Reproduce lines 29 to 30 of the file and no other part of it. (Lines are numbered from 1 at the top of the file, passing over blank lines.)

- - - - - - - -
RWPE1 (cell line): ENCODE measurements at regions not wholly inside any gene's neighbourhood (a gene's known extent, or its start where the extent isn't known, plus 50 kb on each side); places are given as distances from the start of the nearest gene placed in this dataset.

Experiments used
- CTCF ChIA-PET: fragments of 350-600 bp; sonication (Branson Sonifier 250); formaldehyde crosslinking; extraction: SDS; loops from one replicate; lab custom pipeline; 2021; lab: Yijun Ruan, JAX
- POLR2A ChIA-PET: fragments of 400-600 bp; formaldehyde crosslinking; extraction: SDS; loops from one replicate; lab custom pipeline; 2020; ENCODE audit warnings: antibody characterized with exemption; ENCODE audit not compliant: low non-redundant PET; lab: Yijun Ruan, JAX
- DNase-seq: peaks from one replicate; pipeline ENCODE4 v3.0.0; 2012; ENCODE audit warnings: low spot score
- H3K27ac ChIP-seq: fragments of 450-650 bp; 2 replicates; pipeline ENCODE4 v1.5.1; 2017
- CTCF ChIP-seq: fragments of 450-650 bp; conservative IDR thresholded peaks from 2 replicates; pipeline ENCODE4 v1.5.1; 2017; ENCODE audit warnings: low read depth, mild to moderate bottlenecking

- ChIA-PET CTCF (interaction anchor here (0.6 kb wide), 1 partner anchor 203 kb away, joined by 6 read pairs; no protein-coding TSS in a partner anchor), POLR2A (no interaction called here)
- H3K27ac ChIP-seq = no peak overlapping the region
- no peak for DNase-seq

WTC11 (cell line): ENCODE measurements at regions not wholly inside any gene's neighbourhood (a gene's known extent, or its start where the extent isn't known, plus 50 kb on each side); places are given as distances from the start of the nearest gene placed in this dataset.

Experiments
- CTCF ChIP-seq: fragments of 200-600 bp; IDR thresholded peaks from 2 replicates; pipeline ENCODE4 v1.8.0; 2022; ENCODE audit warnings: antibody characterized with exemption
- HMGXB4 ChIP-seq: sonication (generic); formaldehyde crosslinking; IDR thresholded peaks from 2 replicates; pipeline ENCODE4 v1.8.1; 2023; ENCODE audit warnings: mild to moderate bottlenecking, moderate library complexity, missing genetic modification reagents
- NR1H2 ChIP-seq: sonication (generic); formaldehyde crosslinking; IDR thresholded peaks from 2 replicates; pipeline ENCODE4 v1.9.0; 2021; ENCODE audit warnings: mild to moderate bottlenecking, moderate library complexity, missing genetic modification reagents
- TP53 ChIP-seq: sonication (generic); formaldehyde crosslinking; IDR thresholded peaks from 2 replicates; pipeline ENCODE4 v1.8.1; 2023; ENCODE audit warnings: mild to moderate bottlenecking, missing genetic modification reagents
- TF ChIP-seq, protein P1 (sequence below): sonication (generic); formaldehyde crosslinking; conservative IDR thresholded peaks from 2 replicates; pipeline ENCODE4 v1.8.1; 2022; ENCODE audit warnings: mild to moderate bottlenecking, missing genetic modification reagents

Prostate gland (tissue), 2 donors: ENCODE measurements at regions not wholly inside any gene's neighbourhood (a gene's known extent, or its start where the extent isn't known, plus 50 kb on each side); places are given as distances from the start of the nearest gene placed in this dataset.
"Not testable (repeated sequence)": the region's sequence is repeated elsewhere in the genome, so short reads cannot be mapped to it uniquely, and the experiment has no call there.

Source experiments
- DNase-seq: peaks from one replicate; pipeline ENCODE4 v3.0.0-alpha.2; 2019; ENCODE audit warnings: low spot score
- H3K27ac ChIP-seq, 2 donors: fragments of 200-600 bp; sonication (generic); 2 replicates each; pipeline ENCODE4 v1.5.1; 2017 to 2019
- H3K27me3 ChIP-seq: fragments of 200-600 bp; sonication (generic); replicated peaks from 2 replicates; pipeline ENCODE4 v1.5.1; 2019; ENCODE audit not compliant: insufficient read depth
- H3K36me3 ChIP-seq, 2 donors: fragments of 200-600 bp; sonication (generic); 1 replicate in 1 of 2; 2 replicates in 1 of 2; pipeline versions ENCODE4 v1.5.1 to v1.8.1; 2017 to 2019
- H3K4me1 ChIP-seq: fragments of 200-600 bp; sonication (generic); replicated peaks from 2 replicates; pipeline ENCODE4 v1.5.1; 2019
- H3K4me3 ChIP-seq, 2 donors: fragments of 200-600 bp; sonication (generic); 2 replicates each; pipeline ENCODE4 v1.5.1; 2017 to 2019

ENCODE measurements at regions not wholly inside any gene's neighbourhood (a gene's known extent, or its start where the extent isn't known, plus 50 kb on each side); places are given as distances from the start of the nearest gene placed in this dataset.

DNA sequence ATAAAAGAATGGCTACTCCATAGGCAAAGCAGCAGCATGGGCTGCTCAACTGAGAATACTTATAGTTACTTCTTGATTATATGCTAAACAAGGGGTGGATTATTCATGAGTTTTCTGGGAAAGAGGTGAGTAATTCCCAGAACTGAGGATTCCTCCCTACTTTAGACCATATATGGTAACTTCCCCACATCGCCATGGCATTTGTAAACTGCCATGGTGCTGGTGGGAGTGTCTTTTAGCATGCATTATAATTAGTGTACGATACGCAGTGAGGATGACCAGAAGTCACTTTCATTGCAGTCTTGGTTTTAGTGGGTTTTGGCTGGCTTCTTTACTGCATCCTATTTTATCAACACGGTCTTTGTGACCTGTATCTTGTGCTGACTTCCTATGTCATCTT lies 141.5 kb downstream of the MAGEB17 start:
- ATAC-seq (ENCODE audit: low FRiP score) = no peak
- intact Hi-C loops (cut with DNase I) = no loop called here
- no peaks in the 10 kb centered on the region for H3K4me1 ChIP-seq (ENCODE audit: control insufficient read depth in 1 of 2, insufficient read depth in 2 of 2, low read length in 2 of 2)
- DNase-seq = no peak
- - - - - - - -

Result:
- ATAC-seq (ENCODE audit: low FRiP score) = no peak
- intact Hi-C loops (cut with DNase I) = no loop called here